For those who have lost their homes to Sandy, finding a place to stay has not been easy. Hotels are jammed. Rentals are scarce. So, even with rent help from the Federal Emergency Management Agency, many hundreds of displaced families have few places to go. Nor, of course, is a hotel the best solution. If they have to stay in a room too far from their damaged homes, it will be tougher for their children to stay in the schools they attended before Sandy.
So trailers look like one possible answer.
But the minute you say trailers and FEMA in the same sentence, painful images of Hurricane Katrina are bound to arise. In the months after that 2005 storm devastated the City of New Orleans, FEMA trailers, meant to house families who lost their homes, became their own political storm. Trailers were available, but even months after the hurricane, the question of where to set up trailer parks got bogged down in local politics. Later, many who used FEMA-provided trailers complained of formaldehyde fumes emanating from the trailers. That led to a class-action lawsuit and a deal between the contractors who provided them and the displaced homeowners who lived in them.
This time, FEMA is not pushing to procure and supply trailers as part of the Sandy response. But the agency does appear willing to reimburse families for the cost of privately obtained trailers, and Nassau County Executive Edward Mangano and Suffolk County Executive Steve Bellone have been negotiating with FEMA.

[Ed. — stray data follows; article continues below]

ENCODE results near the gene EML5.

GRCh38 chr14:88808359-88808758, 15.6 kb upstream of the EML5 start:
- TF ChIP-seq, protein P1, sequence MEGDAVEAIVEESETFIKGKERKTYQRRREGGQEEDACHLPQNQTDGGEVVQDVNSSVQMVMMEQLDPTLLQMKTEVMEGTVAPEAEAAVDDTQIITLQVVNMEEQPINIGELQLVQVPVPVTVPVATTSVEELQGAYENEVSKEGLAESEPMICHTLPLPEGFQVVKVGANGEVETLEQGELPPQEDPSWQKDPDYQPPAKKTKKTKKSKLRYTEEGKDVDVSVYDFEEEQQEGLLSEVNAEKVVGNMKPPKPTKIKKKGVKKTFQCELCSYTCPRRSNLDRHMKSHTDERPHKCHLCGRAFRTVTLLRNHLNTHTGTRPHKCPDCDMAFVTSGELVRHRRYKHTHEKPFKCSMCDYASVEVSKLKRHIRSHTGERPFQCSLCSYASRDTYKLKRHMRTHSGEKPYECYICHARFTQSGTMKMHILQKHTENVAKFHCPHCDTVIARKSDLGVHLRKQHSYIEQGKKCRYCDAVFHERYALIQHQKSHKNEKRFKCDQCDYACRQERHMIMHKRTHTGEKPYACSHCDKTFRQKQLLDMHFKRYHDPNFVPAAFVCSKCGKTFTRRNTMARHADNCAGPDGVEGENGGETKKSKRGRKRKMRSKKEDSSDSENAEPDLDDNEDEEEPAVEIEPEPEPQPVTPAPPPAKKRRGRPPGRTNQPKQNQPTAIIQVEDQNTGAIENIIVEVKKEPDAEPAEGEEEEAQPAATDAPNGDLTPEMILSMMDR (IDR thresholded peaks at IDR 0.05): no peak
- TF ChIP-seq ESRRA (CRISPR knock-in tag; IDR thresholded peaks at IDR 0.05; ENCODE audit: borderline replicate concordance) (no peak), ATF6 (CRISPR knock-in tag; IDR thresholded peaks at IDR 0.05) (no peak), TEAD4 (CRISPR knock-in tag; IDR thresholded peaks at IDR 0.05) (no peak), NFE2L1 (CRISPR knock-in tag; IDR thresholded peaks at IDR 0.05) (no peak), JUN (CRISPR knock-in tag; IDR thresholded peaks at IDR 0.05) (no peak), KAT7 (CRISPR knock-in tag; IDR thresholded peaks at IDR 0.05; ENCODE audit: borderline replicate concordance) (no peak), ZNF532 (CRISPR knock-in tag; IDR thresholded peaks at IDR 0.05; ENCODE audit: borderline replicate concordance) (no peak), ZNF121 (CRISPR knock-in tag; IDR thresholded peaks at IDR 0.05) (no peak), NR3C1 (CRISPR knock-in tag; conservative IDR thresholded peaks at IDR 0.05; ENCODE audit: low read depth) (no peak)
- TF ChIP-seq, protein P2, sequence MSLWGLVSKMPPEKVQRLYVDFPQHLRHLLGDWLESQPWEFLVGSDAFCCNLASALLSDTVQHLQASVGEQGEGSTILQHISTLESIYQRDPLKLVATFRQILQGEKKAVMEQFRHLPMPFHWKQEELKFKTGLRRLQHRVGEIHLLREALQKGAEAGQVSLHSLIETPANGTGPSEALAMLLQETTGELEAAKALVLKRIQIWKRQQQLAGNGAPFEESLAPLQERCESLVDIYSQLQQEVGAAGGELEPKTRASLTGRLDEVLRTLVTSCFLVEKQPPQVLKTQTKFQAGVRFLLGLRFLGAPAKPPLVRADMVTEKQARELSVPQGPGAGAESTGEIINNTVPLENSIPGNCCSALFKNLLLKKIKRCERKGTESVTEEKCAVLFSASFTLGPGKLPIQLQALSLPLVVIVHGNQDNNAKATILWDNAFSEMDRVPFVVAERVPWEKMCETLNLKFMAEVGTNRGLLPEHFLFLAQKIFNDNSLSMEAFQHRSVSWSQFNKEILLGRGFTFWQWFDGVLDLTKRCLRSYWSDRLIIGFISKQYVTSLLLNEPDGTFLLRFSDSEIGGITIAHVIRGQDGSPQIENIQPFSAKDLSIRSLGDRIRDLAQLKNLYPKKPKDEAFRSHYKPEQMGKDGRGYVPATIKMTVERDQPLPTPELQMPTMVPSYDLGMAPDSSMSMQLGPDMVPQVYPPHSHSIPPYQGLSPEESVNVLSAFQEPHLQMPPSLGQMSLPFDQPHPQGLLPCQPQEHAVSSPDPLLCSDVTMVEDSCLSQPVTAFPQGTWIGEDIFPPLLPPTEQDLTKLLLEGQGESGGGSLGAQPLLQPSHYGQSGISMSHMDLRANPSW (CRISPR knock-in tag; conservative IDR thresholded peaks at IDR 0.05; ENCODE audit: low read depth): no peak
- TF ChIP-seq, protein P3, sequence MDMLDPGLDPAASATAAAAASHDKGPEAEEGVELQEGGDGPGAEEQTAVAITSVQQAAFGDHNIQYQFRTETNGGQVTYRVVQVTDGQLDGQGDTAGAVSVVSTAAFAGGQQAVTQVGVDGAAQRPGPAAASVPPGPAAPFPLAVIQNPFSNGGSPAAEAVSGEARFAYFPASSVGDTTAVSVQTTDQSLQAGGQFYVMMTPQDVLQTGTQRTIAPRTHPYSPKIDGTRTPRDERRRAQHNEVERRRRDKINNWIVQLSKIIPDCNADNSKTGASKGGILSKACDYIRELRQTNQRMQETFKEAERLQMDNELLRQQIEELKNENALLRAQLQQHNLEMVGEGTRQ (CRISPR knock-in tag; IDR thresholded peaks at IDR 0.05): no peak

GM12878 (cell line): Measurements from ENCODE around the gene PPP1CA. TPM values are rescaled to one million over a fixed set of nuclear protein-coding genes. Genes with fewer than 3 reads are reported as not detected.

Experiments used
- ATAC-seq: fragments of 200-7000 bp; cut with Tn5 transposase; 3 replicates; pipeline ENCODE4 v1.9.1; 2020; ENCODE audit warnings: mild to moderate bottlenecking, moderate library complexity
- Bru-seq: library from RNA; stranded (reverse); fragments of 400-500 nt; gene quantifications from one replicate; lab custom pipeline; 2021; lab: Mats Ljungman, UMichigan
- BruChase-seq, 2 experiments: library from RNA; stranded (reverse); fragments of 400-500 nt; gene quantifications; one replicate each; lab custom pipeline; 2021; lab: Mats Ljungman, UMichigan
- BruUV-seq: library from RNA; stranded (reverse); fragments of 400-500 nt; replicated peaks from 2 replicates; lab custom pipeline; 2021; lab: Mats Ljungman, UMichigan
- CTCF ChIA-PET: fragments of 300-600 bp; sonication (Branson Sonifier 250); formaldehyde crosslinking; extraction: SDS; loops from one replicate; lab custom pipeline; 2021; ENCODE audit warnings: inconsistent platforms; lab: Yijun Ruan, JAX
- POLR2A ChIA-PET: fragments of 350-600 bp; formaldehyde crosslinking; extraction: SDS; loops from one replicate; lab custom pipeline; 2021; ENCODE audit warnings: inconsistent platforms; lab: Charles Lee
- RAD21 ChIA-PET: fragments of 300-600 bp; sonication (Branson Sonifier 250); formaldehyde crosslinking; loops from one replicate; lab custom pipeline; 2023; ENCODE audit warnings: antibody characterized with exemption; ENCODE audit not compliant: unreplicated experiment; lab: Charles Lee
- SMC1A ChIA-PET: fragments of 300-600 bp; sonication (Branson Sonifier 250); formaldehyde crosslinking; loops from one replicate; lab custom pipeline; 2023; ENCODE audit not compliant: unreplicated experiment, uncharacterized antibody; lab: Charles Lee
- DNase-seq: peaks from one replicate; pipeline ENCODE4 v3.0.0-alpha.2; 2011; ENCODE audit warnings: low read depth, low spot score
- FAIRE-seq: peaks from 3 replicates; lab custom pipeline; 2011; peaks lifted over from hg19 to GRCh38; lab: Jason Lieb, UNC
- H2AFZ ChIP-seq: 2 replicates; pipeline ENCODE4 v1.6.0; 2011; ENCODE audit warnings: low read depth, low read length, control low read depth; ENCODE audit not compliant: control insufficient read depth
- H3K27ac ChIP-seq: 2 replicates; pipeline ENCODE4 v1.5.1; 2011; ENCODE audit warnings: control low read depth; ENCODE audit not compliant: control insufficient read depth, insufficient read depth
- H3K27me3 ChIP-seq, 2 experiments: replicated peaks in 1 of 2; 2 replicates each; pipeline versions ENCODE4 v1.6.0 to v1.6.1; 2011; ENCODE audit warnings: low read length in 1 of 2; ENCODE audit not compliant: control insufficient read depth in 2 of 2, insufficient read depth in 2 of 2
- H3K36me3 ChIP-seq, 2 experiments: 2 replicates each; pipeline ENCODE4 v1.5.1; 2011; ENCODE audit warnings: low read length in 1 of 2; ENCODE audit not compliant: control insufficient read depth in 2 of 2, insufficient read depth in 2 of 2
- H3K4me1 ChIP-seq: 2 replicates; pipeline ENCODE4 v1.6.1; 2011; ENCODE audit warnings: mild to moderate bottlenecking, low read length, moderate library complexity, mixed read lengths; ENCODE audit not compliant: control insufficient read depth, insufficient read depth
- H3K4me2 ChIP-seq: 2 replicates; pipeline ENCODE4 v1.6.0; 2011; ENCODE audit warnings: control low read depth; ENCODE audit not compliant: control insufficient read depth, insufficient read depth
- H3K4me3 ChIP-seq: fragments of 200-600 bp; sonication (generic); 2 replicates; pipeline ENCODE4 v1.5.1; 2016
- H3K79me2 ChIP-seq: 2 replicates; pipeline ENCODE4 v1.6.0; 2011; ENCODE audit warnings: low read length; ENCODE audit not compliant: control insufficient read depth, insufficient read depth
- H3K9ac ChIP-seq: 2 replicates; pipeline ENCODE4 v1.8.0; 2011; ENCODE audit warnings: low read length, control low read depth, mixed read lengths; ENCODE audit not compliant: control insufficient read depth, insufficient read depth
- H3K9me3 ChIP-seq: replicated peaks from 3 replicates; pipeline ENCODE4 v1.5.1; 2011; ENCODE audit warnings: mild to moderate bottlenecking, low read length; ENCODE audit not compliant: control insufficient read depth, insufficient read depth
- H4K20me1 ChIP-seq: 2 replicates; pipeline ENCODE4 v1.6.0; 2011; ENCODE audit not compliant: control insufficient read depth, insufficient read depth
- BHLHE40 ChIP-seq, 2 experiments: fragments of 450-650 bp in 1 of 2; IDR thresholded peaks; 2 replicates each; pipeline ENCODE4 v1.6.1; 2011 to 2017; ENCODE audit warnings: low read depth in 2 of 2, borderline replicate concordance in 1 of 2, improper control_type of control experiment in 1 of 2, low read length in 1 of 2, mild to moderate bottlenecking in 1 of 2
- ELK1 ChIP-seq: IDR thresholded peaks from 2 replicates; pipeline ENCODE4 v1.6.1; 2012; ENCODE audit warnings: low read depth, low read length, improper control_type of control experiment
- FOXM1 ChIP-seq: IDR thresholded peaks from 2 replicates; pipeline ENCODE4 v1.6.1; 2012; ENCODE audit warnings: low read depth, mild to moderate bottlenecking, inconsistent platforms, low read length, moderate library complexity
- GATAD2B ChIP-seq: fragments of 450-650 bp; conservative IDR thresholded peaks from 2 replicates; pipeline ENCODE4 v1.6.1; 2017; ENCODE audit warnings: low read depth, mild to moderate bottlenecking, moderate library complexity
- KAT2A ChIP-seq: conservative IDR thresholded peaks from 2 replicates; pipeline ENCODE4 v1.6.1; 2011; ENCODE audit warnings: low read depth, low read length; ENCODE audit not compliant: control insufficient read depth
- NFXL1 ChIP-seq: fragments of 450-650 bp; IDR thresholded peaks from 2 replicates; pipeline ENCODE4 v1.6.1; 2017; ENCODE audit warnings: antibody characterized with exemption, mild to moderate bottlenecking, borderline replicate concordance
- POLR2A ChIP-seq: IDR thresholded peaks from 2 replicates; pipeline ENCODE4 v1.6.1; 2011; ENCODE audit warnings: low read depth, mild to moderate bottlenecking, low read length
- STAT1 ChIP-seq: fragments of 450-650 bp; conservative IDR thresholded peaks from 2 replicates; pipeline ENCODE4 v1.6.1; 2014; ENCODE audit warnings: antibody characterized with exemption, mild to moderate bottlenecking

What's not needed is a series of new trailer parks. Rather, families should be able to place a trailer on their own property, if there's room, so they can monitor the progress of repairs, send their children to their usual schools, and use FEMA money to pay for the trailer. The counties can help by making sure that the vendors are reputable and the trailers they supply are safe. Let's not have a repeat of the post-Katrina formaldehyde fiasco.
For families whose homes are damaged, but not so badly that they can't be lived in, with a little work, FEMA announced Wednesday a new pilot program called STEP (Sheltering and Temporary Essential Power). This program will send contractors to homes to repair such things as electric meters, blown-out doors or windows, and broken plumbing. That will enable families to stay in their homes until they can arrange for the more extensive repairs needed later. It allows children to continue their education in their home district.
FEMA is calling the STEP program a first in the nation. Our region can use that sort of innovative thinking, because long before Sandy came calling, Nassau and Suffolk have suffered from a dearth of rental housing. That means a very low vacancy rate, which makes it's almost impossible for families to rent until they can get back on their feet.
For families with severely damaged homes, though, trailers as temporary residences could be a useful option. There will be issues, such as meeting or waiving local land-use regulations (or waiving them, to speed things up), finding enough trailers to meet the need, and hooking up to electricity and sewage disposal. But the two county executives are correct to work toward using them as a stopgap. The permanent housing supply is inadequate, and the need is great.